The pictures are pretty self-explanatory so it hardly seems to require a tutorial, but here goes:
- Plastic tongs, one for each child. Have we mentioned how much we love tongs!!! These $.99 kitchen gadgets are such a great way for children as young as 18m to improve their fine motor skills! (Tip: keep repositioning them in their hand so that they are holding them with their hand straight out as if holding a cup, vs. twisting their arm around so their hand is upside down. It”s hard to explain, but you”ll see what we mean – 99% of kids seem to want to do that when they first pick them up, we”re not sure why! But in our experience, they build up muscle memory quicker and have a better grip & leverage if they can learn how to hold them with their hand positioned Let’s do a quick overview of how Kentucky’s health exchange works and what you need to know before shopping on your State’s Marketplace. as if holding a cup, fairly low towards the bottom of the handles.)
- A large, shallow container. You could use a box or large plastic storage container like we used.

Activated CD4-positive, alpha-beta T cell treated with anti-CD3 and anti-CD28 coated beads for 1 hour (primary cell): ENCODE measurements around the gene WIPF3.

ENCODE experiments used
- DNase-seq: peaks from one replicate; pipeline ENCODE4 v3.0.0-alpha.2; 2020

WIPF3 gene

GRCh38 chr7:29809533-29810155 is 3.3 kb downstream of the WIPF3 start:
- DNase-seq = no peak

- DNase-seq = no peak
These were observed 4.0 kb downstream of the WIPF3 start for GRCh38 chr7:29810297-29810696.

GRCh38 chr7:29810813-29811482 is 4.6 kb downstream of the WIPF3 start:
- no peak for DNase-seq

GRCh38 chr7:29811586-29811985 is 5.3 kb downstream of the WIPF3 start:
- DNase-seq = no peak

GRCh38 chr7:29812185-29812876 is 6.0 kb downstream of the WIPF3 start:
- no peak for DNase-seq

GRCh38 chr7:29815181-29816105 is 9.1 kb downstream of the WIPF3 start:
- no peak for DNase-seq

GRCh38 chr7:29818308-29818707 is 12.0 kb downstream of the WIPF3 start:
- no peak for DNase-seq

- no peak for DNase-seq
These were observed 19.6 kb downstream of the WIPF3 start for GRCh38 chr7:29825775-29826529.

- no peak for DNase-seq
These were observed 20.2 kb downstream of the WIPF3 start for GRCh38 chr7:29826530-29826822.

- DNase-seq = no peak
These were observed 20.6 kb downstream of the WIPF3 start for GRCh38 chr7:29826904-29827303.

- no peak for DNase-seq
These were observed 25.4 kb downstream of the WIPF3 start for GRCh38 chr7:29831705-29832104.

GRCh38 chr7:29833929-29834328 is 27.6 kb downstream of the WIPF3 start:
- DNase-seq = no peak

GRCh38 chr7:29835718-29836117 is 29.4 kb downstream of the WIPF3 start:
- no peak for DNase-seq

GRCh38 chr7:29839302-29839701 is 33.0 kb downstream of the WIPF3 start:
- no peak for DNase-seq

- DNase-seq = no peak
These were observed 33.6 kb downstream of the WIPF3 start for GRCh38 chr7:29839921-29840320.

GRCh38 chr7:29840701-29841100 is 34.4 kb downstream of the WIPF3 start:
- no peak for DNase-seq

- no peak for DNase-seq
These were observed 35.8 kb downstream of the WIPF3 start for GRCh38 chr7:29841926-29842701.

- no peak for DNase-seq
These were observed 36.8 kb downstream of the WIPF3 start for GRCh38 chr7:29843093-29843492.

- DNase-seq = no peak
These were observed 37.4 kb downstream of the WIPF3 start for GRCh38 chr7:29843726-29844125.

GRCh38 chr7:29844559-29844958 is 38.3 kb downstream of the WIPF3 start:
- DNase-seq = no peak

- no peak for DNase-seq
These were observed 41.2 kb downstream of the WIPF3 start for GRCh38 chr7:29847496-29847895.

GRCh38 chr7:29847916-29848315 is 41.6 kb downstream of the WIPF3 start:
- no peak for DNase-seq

- An assortment of medium sized balls and large marbles. The balls have to be small enough for the kids to pick them up with the tongs.
- A few bowls of brightly colored tempera paint. We use sparkle tempera paint for a little added pizzazz! Tip: try to give them colors that “get along” well when blended, such as red/blue, yellow/red, yellow/blue, pink/orange, etc. Orange & purple make brown. Maybe you want brown…
- Several large sheets of medium weight paper, cut to fit the inside the container.
How to Do It:
- Lay a large sheet of paper in the bottom of the container.
- Demonstrate to the kids how to pick up their balls & marbles with the tongs and drop them in the bowl of paint. Explain that the rules of this game are that they have to hold the tongs properly, and…. “NO FINGERS”!
- Swish the balls around in the bowl a bit to coat them with paint, then use the tongs to pick them up and drop them in the container.
- Each child picks up a side of the container and practices “sending” the balls to their partner, back & forth, side to side, etc. Encourage them to move & have fun! See if they can come up with fun ways using movement to make the balls create a pattern with the lines of paint. Invent a fun dance! Sing! Experiment! What happens when you try to bounce the balls up and down?
- Once the kids get enough paint “tracks” on their paper to their liking, remove it and hang it to dry, and replace it with another sheet!